If you imagine the rest of us have a problem living with US President George W. Bush for another four years, spare a thought for the 55 million Americans who voted against him. Senator John Kerry is fated to be stuck with the label of a loser and is already being blamed for his lack of charisma, his absence of passion and his electoral misjudgment of being born on the eastern seaboard rather than the deep south. Yet in fairness to Kerry, more Americans backed him than supported former presidents Bill Clinton or Jimmy Carter, and some of them queued for two hours in their determination to vote for him. There may be more conservatives in the US than ever before, but there are also more Democrats.
Unfortunately this does not add up to a case for a recount. The US does not run a proportional system and the winner takes all. In Bush's case, he not only took the White House, but he also took a clean sweep of the Senate and the House of Representatives, and he will now have the opportunity to take a majority of the Supreme Court. All the checks and balances that the founding fathers constructed to restrain presidential power are broken instruments.
It is to be hoped that the obsession of Bush with fitness will guarantee his health for the length of his renewed tenancy of the White House. Otherwise we get President Cheney. I met Vice President Dick Cheney immediately after he had been installed as vice-president in what was the most bizarre encounter of my time as British foreign secretary.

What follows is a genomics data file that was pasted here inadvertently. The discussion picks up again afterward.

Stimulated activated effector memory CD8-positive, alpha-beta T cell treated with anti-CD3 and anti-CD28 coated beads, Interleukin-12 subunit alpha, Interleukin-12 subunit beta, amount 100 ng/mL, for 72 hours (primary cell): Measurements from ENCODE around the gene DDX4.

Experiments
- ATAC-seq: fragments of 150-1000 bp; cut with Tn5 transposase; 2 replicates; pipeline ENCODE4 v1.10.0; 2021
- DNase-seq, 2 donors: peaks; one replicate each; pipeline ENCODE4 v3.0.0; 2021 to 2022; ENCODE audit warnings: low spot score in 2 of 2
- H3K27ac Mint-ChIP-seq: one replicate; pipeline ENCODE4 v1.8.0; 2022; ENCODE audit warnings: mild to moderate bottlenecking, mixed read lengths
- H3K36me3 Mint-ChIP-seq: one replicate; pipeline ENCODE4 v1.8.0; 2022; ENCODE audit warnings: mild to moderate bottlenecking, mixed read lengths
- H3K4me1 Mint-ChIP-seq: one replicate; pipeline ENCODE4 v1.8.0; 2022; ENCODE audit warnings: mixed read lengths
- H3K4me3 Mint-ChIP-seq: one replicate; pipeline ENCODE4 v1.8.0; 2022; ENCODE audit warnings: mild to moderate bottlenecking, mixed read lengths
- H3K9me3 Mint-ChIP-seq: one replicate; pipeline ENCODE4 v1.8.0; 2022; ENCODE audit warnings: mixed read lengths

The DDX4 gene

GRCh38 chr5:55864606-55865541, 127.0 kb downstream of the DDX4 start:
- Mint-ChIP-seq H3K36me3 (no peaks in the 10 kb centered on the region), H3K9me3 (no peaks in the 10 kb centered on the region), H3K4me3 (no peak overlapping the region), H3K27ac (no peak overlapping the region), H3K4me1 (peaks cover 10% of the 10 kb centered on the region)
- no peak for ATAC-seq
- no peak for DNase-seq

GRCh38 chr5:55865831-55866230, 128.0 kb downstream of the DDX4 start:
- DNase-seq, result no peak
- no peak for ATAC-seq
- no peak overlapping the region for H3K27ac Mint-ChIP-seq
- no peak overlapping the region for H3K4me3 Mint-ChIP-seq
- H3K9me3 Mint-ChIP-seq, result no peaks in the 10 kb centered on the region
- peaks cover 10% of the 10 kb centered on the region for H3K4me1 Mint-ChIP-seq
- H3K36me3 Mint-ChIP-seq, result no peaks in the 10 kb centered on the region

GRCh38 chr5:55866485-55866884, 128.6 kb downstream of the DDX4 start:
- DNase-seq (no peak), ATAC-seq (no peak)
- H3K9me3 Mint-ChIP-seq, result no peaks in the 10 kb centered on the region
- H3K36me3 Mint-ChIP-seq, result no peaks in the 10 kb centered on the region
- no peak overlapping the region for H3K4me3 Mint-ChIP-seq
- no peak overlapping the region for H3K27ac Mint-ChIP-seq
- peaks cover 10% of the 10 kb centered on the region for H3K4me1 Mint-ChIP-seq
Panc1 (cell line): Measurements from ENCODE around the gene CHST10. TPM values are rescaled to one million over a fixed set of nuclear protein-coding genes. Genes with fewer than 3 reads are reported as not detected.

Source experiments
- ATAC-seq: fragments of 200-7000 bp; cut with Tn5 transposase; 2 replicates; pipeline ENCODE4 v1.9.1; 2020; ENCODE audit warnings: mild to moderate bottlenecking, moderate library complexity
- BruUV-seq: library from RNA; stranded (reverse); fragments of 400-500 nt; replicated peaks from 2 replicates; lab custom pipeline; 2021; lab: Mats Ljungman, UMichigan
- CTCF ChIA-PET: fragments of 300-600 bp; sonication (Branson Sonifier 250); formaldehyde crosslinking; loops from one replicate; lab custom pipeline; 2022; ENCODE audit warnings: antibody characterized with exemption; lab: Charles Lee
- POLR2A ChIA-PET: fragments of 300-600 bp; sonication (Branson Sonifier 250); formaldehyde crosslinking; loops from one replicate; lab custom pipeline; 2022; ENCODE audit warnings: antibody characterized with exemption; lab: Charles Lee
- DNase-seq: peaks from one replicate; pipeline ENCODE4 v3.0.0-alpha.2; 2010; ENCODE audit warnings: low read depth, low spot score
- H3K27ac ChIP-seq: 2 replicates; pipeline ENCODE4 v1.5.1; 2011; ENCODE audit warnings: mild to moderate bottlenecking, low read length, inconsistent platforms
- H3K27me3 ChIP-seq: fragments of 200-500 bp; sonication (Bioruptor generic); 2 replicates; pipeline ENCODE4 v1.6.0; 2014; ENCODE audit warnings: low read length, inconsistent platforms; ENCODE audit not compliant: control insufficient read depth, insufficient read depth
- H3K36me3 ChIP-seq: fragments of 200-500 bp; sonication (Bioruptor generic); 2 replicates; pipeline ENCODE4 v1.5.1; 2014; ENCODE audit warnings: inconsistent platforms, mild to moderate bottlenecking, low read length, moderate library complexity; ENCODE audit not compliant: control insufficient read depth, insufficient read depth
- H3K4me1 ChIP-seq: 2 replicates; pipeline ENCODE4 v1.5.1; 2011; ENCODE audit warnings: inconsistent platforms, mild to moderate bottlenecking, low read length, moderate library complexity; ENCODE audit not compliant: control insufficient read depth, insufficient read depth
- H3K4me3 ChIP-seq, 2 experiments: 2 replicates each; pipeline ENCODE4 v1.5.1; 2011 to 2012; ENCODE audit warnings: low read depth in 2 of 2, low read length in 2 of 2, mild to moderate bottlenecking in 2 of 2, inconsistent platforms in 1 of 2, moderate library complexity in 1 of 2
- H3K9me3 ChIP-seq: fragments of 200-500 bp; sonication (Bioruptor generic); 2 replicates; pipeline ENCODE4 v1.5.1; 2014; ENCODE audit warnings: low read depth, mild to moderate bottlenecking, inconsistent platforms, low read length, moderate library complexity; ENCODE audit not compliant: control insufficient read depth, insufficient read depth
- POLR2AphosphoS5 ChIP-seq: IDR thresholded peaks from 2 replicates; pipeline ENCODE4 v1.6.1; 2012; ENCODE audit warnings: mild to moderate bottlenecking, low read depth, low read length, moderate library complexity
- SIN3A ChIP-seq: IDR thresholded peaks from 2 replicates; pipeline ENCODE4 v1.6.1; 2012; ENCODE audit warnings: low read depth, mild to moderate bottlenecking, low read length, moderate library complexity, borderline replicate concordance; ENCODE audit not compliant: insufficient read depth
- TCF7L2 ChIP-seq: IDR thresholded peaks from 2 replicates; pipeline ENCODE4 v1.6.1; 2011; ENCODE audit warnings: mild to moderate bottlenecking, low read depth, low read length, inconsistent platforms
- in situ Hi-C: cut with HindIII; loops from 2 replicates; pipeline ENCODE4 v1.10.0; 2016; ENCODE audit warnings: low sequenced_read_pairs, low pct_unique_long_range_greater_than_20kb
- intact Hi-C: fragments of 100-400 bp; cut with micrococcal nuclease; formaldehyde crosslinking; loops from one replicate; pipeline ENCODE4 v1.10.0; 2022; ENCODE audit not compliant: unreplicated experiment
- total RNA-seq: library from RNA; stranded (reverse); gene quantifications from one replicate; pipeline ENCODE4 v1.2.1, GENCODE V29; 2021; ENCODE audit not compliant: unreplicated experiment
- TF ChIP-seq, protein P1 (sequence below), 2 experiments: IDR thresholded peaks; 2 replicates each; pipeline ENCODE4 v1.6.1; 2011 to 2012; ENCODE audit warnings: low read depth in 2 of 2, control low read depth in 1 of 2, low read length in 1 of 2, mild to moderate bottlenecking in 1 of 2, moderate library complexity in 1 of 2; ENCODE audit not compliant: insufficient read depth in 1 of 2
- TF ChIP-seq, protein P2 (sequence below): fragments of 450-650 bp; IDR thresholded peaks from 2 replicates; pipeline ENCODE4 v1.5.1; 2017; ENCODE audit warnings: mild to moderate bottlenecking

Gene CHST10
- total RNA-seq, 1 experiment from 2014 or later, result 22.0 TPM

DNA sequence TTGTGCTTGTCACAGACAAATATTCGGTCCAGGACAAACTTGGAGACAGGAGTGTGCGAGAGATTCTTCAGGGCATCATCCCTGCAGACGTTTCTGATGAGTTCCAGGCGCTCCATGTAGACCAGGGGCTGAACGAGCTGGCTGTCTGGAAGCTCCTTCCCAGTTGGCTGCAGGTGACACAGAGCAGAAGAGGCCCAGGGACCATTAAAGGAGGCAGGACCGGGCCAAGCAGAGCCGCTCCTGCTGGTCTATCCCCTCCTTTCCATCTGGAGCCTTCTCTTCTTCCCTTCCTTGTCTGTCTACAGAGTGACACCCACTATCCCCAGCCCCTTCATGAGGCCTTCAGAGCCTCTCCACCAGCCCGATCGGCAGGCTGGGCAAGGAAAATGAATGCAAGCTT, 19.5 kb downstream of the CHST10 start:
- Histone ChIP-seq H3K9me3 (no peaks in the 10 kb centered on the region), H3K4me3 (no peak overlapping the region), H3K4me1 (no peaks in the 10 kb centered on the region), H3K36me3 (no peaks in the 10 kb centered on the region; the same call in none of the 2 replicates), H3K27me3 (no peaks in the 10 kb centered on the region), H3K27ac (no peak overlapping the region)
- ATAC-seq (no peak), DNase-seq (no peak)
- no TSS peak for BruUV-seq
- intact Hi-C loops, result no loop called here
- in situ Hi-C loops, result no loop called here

He could not disguise his irritation that a European pinko had somehow wormed a way into his diary and for half an hour mostly confined himself to monosyllabic replies. By contrast, this week he was in full triumphalist flood, claiming Bush's election as the greatest "of any presidential candidate in history."
Cheney himself may not go the distance if the rumors about Halliburton continue to lap closer to his desk, but while he is in post it is hard to see an administration so dripping in contacts with the oil industry taking serious action on global warming. This is a real problem for British Prime Minister Tony Blair, who has identified climate change as a major priority for Britain's presidency of the G8 next year. The dilemma for Blair will be whether he uses the role to lever the Bush administration towards the consensus among the other seven, or cajoles the rest to accommodate the idiosyncratic Washington position. If he wants to signal a break from Bush, he will not get a clearer opportunity to do so.
The first sign as to whether the Bush second term will be more flexible will be what now happens to the neoconservatives. Will Paul Wolfowitz, the Pentagon No. 2 who lobbied for the invasion of Iraq, get promoted to the front rank? Will John Bolton, the No. 3 at the State Department who has overseen the Bush campaign to torpedo the International Criminal Court, survive in any rank? Bolton has been responsible for much of the saber-rattling towards Iran and responded to a question about whether he would support Europe's attempt to offer Iran incentives with the terse one-liner: "I don't do carrots."
What makes this web of reactionary ideologues a menace to the world is that they believe complex, historic problems have simple, instant, military solutions. And it is an article of faith with them that the US must acquire full-spectrum dominance of military capabilities in order that it can impose such solutions unilaterally.